Daorson – what’s left of it – doesn’t get many visitors, and it feels like the dead city doesn’t even want them. The plateau is extremely inhospitable, the walls are silent, the wind – unpredictable and moody.

That’s why our kite aerial photography session was very intense – cursed, even – the kite going berserk, the camera swinging wildly, crashing in the end on the stones of the sacred tumulus, the photos out of focus, blurred, shaken; fragmented, unclear, showing but a few tantalising glimpses of what remains and of what has been lost.

As if the curse of Hephaestus still works to keep Daorson not just destroyed, but forever forgotten.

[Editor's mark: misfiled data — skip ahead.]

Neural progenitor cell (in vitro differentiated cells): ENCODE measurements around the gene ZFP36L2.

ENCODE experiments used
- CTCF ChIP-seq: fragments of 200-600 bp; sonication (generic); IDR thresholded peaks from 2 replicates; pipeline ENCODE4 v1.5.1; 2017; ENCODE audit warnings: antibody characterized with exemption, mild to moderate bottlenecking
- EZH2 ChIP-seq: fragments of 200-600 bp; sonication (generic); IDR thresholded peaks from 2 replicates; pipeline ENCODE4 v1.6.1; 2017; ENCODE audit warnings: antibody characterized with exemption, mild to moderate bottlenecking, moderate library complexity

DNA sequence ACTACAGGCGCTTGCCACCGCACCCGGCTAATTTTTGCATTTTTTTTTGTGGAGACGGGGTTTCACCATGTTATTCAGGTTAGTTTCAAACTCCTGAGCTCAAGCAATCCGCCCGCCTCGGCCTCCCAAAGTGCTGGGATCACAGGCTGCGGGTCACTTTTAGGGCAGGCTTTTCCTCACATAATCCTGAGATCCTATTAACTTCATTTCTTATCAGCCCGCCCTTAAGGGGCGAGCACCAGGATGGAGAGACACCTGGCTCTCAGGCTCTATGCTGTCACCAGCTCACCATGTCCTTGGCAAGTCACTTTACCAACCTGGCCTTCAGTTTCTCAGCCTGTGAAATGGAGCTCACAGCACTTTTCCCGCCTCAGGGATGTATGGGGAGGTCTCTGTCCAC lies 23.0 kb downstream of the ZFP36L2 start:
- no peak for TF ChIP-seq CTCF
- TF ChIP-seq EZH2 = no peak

All kite aerial photos shot with Canon A810 on The Spark rokkaku kite, under the supervision of master Viktor.

4 thoughts on “Mycenae of Bosnia: Daorson”

  1. As someone who spent a great deal of time working in archaeology (geophysics) I am amazed that I have never heard of this site before. The size of the stone blocks is amazing and the struggle for these people to survive in such a desiccated landscape is remarkable. Thanks for drawing our attention to this.

    • Thanks … I first came across this site as a kid in a coffee-table book about Yugoslavia, and it looked soooo mysterious and attractive it eched into my memory … As our kite trip took us nearby, I really couldn’t pass the opportunity to finally see it in person 🙂

  2. Amazing history, and some great photos. The “fit young men” who carried the water must indeed have been so. I would have expected that in those days slaves would have been used for such tasks.